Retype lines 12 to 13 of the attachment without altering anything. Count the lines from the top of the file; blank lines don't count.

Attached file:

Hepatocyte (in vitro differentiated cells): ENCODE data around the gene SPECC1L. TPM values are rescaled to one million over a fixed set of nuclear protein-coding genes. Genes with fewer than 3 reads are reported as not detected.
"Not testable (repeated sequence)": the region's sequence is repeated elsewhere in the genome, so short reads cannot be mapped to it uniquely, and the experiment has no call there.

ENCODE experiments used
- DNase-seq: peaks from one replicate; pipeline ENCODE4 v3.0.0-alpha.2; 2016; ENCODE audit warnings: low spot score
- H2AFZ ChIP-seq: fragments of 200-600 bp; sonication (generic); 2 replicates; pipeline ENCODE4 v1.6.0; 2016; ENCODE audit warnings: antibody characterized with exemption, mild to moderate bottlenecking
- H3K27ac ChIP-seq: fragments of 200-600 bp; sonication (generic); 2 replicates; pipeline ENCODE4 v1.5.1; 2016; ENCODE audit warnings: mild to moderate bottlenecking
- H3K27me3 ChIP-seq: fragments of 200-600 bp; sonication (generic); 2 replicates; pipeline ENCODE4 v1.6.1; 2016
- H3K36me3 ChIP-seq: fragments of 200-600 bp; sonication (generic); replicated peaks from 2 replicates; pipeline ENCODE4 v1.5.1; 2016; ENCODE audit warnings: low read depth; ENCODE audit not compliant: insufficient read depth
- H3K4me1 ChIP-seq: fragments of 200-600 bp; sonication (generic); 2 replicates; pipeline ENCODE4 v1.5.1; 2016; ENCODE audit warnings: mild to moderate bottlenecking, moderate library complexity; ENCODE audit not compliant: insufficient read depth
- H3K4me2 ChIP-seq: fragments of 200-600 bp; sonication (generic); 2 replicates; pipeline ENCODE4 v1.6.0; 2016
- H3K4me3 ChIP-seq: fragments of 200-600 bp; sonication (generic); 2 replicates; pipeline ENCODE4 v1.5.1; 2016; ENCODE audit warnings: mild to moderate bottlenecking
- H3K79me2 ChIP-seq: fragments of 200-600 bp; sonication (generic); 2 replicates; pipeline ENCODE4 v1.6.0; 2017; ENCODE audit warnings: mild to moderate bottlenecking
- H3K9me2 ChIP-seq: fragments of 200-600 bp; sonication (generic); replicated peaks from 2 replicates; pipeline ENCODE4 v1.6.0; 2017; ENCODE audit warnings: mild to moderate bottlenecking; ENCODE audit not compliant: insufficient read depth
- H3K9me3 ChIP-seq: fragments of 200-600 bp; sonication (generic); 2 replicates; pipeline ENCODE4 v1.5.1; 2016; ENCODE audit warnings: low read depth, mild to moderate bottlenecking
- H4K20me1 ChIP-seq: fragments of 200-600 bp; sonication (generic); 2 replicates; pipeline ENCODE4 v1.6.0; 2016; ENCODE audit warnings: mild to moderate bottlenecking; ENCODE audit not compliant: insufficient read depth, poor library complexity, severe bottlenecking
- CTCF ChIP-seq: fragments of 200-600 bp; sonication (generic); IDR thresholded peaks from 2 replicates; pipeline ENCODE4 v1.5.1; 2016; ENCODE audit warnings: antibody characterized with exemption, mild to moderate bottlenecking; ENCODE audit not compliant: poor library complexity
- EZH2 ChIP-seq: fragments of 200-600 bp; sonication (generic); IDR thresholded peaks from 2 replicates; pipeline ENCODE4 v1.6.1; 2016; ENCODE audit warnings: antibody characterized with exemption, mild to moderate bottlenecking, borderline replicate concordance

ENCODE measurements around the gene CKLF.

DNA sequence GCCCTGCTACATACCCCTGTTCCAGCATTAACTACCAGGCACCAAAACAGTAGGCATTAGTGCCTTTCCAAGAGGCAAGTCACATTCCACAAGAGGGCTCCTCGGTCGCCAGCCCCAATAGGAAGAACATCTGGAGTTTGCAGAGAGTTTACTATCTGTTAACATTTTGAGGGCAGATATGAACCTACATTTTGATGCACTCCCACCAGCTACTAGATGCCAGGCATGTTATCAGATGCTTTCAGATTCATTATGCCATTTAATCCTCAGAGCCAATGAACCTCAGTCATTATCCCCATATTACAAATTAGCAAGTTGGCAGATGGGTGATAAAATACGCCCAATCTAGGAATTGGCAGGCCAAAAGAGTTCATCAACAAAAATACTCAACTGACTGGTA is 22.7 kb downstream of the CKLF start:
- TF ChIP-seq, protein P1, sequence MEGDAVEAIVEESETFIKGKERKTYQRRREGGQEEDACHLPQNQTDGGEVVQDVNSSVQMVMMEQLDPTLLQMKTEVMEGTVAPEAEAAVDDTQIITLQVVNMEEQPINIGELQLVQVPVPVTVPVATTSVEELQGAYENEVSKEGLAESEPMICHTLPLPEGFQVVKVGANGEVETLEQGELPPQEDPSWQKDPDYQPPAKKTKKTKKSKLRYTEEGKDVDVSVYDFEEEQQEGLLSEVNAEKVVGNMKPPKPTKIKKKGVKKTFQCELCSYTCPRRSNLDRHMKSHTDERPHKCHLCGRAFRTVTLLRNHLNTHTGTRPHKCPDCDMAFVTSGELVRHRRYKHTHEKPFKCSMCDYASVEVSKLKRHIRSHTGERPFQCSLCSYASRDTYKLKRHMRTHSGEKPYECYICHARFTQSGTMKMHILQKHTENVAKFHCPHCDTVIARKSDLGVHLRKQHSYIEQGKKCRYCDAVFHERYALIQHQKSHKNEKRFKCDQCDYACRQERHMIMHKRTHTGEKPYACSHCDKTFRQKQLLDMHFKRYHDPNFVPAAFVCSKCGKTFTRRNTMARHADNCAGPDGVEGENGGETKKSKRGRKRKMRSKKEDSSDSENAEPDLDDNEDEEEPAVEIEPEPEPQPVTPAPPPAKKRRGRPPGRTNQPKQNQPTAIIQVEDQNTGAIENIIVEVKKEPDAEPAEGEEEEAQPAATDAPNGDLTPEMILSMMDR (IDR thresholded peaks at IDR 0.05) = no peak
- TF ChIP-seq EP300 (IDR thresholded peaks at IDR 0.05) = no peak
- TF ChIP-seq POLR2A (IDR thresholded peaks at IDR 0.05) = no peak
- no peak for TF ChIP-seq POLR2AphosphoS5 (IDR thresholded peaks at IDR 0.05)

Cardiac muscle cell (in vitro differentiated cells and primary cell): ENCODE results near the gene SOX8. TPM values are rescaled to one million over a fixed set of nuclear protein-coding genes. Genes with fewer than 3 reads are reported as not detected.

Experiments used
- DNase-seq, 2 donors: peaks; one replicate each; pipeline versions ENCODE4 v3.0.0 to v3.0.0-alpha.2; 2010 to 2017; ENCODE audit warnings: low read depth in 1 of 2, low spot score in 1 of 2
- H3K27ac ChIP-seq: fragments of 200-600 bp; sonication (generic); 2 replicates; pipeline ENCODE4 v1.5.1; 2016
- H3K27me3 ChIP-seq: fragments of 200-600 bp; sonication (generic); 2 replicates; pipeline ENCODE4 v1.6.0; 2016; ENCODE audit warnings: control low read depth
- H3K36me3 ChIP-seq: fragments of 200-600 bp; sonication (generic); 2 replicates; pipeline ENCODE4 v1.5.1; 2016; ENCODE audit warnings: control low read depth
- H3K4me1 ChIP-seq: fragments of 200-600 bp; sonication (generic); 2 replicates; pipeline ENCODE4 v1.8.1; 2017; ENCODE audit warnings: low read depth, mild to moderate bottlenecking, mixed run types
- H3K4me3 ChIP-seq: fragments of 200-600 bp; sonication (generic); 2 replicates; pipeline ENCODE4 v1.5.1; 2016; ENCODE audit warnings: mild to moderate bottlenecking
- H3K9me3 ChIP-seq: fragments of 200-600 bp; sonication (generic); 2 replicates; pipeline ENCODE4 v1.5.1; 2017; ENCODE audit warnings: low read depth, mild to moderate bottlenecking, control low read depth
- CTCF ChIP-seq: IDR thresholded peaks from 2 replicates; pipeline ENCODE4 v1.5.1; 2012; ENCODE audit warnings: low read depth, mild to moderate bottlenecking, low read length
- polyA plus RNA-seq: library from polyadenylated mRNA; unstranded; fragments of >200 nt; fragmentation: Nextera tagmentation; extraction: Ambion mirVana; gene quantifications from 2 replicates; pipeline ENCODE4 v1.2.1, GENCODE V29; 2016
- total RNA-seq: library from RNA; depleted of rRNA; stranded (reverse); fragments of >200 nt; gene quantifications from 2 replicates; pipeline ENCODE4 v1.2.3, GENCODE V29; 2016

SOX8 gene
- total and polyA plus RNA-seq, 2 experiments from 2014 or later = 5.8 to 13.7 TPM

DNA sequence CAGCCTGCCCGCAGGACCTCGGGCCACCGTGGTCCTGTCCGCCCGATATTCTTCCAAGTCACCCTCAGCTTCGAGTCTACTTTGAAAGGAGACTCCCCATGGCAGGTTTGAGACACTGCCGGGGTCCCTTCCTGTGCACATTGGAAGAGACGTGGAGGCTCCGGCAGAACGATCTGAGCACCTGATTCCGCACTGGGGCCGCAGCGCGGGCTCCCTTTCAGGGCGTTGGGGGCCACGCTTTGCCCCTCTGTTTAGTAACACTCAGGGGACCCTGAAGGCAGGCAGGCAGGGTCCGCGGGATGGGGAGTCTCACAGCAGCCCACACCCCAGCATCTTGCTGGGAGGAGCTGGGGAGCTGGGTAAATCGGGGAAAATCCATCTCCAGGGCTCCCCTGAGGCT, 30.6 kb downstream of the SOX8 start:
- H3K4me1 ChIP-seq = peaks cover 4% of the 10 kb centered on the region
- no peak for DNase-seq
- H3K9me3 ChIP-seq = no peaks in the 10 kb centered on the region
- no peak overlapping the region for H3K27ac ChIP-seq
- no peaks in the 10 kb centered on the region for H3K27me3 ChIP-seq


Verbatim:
- H3K79me2 ChIP-seq: fragments of 200-600 bp; sonication (generic); 2 replicates; pipeline ENCODE4 v1.6.0; 2017; ENCODE audit warnings: mild to moderate bottlenecking
- H3K9me2 ChIP-seq: fragments of 200-600 bp; sonication (generic); replicated peaks from 2 replicates; pipeline ENCODE4 v1.6.0; 2017; ENCODE audit warnings: mild to moderate bottlenecking; ENCODE audit not compliant: insufficient read depth